Eileen: No, Senator, that’s not the
blowjob.  That is a borzoi dog…

Or:

…this is it, this is the
fatal blowjob, the blowjob in question.

One of the inherent tensions in the piece is that between “the real thing” and a representation of what is real: hence the photographs and again the argument of what art is or means—as a representation of something or the thought of the artist.  Constantly, throughout the play, one character or another looks at pictures and interprets the content as being “the real thing.”  Added to this is the contrast between the acts portrayed in the photographs and judgments regarding what is “normal;” the senator and staff and religious representatives, again, positing themselves as the examples of what is normal.  Early in the play, Eileen, the senator’s administrative assistant comes close to seeing the “reality” of the photos, only to have it knocked away by Dot:

Eileen:
Do you think that is what
it actually looks like? Or,
how else do you explain
what it really is, if that’s
not right? I mean, well,
if what we are seeing is
photos—of stuff—say…

Dot: The real thing, I would say.

Or later:

Tom here is deacon of the Television
Church of the Tachistical Wonder
of Jesus Christ, Autodidact. Ain’t
it that, Tom? A real TV Church.

Or charges against Eileen that she isn’t a real conservative:

…Dot and me
know you’re faking it
when you write those speeches
…your heart’s not in it, Eileen.
Face it, you’re an imitation.

Further, even in moments when the possibility that the photographs are meant to spark the imagination of the viewer occurs to one of the characters, this possibility becomes lost in some equally confounding interpretation:

Bruce: …Can you not
please use your imagination?
This is a possible evidence.

So, imagination can only be conjured for a more imposing practical explanation for the photographs—that is, they aren’t just really about sex, they have to be hyperreally about a crime: evidence of something… but what?  The senator and his staff would point to evidence of a “smear” or an indiscretion or a crime or a moral failing.  But could it be that the evidence is of some other mode of existence?  Thus, late in the play we find Reverend Tom again, in full rant, saying:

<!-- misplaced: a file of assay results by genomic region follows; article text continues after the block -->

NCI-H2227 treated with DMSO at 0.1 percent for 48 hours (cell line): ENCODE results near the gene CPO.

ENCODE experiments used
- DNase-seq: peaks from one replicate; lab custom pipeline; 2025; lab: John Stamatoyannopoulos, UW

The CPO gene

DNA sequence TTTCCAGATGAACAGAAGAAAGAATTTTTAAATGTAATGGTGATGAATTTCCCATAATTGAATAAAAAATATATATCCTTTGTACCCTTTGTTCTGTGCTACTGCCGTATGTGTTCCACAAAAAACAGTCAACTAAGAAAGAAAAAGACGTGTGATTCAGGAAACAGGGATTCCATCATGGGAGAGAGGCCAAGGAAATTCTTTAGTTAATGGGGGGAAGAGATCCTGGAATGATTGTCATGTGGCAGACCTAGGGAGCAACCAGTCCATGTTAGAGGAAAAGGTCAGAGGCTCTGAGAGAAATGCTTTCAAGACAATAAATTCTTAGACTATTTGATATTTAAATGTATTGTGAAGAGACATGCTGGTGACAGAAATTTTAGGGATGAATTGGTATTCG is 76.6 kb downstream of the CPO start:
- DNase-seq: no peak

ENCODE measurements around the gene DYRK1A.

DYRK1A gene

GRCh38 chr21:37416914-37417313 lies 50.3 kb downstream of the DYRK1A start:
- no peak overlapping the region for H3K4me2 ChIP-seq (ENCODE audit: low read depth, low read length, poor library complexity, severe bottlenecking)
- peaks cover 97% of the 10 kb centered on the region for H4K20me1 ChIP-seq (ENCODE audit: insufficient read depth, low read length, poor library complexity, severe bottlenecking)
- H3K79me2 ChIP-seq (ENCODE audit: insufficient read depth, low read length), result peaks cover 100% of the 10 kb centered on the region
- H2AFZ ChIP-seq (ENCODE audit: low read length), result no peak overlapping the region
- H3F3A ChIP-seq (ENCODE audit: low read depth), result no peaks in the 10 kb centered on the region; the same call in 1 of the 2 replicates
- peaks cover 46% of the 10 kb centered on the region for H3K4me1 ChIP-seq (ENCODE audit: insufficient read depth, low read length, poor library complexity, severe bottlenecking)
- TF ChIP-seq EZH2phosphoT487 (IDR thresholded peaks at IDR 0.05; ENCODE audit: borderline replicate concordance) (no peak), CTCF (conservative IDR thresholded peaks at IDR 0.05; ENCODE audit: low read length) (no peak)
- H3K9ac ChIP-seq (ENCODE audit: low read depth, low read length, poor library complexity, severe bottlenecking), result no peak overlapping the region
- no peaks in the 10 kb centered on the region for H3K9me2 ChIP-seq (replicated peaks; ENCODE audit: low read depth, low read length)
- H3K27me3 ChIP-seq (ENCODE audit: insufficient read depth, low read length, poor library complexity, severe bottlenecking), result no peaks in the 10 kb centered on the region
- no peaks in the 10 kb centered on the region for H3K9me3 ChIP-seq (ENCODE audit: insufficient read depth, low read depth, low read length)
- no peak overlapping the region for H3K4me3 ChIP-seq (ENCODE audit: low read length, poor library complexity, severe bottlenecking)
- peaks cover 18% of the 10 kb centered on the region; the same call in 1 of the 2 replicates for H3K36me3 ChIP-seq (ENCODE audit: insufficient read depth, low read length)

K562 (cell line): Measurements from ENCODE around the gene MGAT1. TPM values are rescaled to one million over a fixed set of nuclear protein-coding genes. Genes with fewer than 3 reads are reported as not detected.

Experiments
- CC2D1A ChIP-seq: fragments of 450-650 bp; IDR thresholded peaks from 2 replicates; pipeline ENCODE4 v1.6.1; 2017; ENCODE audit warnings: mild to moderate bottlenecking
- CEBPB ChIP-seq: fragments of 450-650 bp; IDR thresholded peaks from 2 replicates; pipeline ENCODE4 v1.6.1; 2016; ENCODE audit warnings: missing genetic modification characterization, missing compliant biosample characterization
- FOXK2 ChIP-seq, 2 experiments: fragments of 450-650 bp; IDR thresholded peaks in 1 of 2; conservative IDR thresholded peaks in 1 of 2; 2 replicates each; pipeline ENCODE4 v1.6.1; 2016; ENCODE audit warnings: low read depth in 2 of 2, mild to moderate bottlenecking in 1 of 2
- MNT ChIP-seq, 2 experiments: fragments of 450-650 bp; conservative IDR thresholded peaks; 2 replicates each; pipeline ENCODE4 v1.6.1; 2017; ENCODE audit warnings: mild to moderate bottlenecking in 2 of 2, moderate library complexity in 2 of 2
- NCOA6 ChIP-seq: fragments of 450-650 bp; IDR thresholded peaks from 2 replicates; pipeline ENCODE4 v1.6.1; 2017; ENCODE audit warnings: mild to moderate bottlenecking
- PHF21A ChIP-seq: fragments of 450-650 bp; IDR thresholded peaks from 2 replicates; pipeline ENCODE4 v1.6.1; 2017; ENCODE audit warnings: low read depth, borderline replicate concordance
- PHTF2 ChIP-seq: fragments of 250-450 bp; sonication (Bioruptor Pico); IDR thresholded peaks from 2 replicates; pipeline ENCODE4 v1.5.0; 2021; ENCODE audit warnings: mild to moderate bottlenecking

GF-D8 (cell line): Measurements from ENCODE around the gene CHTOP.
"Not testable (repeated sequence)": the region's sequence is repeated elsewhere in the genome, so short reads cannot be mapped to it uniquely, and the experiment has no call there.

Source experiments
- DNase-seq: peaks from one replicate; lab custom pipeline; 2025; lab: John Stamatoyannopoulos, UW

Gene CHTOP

“That blowjob, being a
child of Satan still in
his or her heart would
leer, and say: “Tom,
GO TO HELL! MIND YOUR
OWN BEESWAX BECAUSE
I AM HAVING A GOOD TIME
THANK YOU!” Thus the fate
of that blowjob would be
sealed, in the full horror
and knowledge of sin, and
photos of unnatural acts,
photos of unnatural acts
capable of rendering a
full-grown man, happy!

So not only is there another possibility for how one can live (and enjoy) life, but there is documented evidence of it.  What is perhaps of greater dismay to those involved is the effect it has on them: Bruce drools, Dot gets leveled, and Eileen gets wiggly.  All this because of the “real stuff” they are getting a look at.  Wellman, here, is at his best in showing how the reactions to art by some conservative personages are nothing more than a juvenile misinterpretation: the deviant projections of sexually stunted minds.  In fact, in many places the language and attitudes of the senator, staff, and reverend devolve into a sort of adolescent logic representing a dimwitted primitivism.

A constant mistrust runs though Wellman’s play as well.  He represents in these Republicans a deep mistrust of everything, a mistrust that I think points more broadly to a theme in government today period: that no one can really trust what is said or believe that something is sincere.  Dot expresses this well:

…I have seen all this
before, back in Oil City,
Pennsylvania…
I knew such things happened
because it was a fact they
were not talked about, and
you can be sure that when an
activity is not being talked
about, it is going on.  It is
definitely going on when it
is not being talked about…

Or, as both Bob Junior and BobBob Junior state:

I know you don’t believe
me, Dad.  You never believe
me, Dad.

I’m still trying to wrap my head around why the play is written in verse. Obviously, for the person in the audience this would make little difference, unless the slight pauses between each turn are perceptible even in memorization and would cause enough pause at each line to be noted.  But even then, often as not the line breaks don’t fall on any word or word after or phrase that is noteworthy.

Wellman spends a lot of time putting malapropisms into the mouths of his characters too (no Freudian metaphor intended); no character is immune.  Here’s a sample: obsquatulated; (of the photo) it’s hypoallergenic; I was being euphuistic; Dot is circumscribed; sado-momo-statistical drive; a case of sado-botomy; foul pismire that is the human heart; horripilation; and one nice rant by Reverend Tom toward the end that I won’t type out, but which includes the nice phrase, “pan-psycho-super-maniacal-dodo-gomorrahmy…”; apocalyptoplectic attack;